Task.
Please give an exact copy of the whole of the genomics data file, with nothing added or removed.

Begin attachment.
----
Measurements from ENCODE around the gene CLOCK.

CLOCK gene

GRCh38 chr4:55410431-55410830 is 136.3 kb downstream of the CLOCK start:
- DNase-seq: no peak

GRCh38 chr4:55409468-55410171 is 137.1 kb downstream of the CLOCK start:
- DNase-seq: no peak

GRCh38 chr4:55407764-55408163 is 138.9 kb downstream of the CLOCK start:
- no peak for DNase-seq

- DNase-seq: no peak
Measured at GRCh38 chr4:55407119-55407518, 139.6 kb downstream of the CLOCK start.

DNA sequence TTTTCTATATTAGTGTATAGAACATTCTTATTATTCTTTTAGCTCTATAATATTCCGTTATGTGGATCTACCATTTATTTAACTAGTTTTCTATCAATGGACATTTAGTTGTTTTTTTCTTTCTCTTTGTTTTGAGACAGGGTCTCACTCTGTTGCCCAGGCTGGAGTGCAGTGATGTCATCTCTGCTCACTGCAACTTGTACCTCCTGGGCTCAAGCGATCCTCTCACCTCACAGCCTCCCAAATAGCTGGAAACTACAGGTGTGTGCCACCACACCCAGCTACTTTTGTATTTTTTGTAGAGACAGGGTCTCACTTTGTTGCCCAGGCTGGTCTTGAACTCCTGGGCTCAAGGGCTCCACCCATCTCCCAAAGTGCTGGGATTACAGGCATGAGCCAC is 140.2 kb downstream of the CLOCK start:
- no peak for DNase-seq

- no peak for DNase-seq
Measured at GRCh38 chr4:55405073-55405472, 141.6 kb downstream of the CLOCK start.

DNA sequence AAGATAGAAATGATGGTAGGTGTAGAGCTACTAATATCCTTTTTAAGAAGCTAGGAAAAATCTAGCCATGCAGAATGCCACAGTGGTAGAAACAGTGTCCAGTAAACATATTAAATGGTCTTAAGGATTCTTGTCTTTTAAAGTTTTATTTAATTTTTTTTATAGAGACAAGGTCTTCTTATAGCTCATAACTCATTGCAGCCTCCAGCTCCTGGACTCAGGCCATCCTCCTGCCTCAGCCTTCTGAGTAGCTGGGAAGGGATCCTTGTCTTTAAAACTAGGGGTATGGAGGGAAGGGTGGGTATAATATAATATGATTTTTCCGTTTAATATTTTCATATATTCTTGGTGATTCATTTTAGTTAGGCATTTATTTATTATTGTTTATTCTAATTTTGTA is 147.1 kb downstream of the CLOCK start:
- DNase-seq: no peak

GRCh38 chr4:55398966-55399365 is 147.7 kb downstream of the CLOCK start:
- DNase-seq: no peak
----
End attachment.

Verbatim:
Measurements from ENCODE around the gene CLOCK.

CLOCK gene

GRCh38 chr4:55410431-55410830 is 136.3 kb downstream of the CLOCK start:
- DNase-seq: no peak

GRCh38 chr4:55409468-55410171 is 137.1 kb downstream of the CLOCK start:
- DNase-seq: no peak

GRCh38 chr4:55407764-55408163 is 138.9 kb downstream of the CLOCK start:
- no peak for DNase-seq

- DNase-seq: no peak
Measured at GRCh38 chr4:55407119-55407518, 139.6 kb downstream of the CLOCK start.

DNA sequence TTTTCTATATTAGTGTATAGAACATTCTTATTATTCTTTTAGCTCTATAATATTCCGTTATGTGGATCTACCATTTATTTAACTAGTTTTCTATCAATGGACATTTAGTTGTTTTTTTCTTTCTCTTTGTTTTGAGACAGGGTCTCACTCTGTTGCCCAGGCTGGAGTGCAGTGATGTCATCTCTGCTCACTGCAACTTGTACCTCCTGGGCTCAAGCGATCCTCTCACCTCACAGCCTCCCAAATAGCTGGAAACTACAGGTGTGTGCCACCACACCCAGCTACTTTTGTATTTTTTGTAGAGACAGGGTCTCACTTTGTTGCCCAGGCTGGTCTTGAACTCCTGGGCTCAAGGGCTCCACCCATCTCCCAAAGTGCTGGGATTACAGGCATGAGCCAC is 140.2 kb downstream of the CLOCK start:
- no peak for DNase-seq

- no peak for DNase-seq
Measured at GRCh38 chr4:55405073-55405472, 141.6 kb downstream of the CLOCK start.

DNA sequence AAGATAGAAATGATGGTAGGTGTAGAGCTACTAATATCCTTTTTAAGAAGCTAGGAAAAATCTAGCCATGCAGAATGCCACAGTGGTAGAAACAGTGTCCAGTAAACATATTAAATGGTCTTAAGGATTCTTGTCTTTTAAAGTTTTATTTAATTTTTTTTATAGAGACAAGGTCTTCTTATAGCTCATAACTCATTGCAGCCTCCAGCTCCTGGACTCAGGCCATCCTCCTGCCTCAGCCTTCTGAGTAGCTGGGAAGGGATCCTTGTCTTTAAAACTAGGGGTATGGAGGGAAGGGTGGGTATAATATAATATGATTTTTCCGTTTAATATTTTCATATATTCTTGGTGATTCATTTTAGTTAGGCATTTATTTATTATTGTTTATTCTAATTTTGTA is 147.1 kb downstream of the CLOCK start:
- DNase-seq: no peak

GRCh38 chr4:55398966-55399365 is 147.7 kb downstream of the CLOCK start:
- DNase-seq: no peak